The book also leads us to understand that the "democracy at all cost" approach, so much vaunted by the West, is more often than not the wrong way of assisting countries which for decades found themselves under the unforgiving rule of totalitarianism, with no democratic foundations to start with. Failure to grasp this reality leads to a widening gap between the population and the few cronies who, opportunistic as they are, were able to seize the various help packages that were injected (blindly) into the region after the fall of communism (and other forms of totalitarianism, such as the Ottoman Empire). What, Kaplan asks, is the solution, then? Jordan, he argues, is a good place to start.
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70 of 78 people found the following review helpful By L. Feld on December 4, 2000
Format: Hardcover
In "Eastward to Tartary," Robert Kaplan, author of the classic "Balkan Ghosts" and several other excellent books, doesn't sugarcoat things, that's for sure, as he explores the "New Near East" (the corpses of two major empires -- the Ottoman and the Soviet) and writes back to inform us how the rotting is going. Personally, I think we should all be thankful to Kaplan for traveling to some of these hellholes and reporting back to us so, if for nothing else, so WE don't have to go there ourselves (just kidding)! We are also lucky that Kaplan, with his keen eye, tenacity, persistence, courage, and fine journalistic skills, is there to give us the uncomfortable truths that most of us would prefer to ignore or gloss over. As Kaplan modestly puts it, his goal is to "discover the obvious" - obvious, though, only if you are willing (and skillful enough) to really look for it, and most Western journalists aren't willing or able. Luckily for us, Kaplan is both!
"Eastward to Tartary" is bracing, as have been all of Kaplan's books, and not for the weak of stomach! Whether or not you like what he has to say, you have to admit that Kaplan has vast knowledge and wisdom and cuts right to the chase - no bull. Reading Kaplan, I kept thinking: this guy is the anti-Friedman! No cloying cuteness, no wonders of globalization for Kaplan, and no rhapsodizing over the wonders of shopping malls and McDonalds either. Thank goodness! Instead, Kaplan writes clearly, brutally honestly, without sentimentality, glibness, or cuteness. Kaplan is NOT an optimist, and I mean this as a compliment. Instead, Kaplan is a clear-eyed realist, and, as Michael Ignatieff calls him, a "travel writer from hell" (that's a compliment, too, by the way!
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25 of 27 people found the following review helpful By doomsdayer520 HALL OF FAME on December 2, 2001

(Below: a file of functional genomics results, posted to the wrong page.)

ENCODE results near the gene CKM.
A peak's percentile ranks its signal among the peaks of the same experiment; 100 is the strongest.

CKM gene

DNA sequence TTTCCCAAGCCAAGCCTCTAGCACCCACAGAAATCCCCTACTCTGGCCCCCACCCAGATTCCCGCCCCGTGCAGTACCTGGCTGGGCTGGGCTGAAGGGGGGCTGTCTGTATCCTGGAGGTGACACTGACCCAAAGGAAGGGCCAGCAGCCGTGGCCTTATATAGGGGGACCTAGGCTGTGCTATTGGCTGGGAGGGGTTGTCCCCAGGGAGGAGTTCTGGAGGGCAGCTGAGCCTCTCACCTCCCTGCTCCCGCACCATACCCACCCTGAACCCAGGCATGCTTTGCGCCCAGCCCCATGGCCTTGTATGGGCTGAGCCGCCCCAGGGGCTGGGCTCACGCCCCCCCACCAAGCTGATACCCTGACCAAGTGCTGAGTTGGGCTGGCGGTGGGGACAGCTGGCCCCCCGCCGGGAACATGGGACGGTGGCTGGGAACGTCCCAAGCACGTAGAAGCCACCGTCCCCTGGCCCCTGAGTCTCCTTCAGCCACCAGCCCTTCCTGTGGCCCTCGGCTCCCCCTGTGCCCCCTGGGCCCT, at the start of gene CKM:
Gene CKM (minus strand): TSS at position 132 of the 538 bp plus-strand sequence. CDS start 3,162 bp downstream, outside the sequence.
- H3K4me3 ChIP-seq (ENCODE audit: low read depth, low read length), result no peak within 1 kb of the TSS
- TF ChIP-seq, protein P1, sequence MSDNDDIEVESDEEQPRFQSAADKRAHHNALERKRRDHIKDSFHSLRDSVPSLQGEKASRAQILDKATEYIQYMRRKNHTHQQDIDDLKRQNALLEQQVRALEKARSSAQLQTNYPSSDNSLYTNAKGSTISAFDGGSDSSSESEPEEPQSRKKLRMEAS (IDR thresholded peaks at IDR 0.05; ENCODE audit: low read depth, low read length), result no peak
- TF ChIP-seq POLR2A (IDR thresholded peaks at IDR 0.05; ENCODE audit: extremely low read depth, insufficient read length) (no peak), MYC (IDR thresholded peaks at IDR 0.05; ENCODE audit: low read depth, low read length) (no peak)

Format: Paperback
I have read several of Kaplan's books and he continues his winning streak in this one. Unlike many travel writers who merely offer westernized descriptions of people and scenery in places that are already well known, Kaplan covers areas that most of us in the western world are unfamiliar with. Interesting places in this book include Turkey, Azerbaijan, and Turkmenistan. He also focuses on history and politics, and has remarkable insights into the possible futures of the regions he visits, and how the past influences the present and future to a much greater extent than in the West. Some key insights offered by Kaplan here include the notion that Europe is currently splitting into regions that are eerily similar to the Ottoman and Holy Roman empires of ancient times, with the collapse of communism and the weakening of NATO. Kaplan also predicts that the next Yugoslavia-style bloodbath, which will drag in the rest of the world, will occur in the Caucasus region (Georgia, Armenia, Azerbaijan). Tellingly, Chechnya is not too far away. Kaplan knows what he's talking about, as he predicted the Yugoslavia disaster back in the late 1980's. And throughout the book Kaplan proves that the collapse of communism and the rise of so-called democracy is only a good thing at a high level of international politics. But for millions and millions of regular people, life has become far more dangerous and miserable.
Since the portion of this book covering Romania and Bulgaria is meant as a sequel to Kaplan's earlier "Balkan Ghosts," and since some of the other areas covered are also featured in "The Ends of the Earth," this book is slightly weaker than those two masterpieces. Kaplan also occasionally stumbles into cultural arrogance when dealing with non-Western people and politics. However, these are slight weaknesses in a very strong book that offers highly enlightening insights into the history and peoples in areas that Americans should stop ignoring.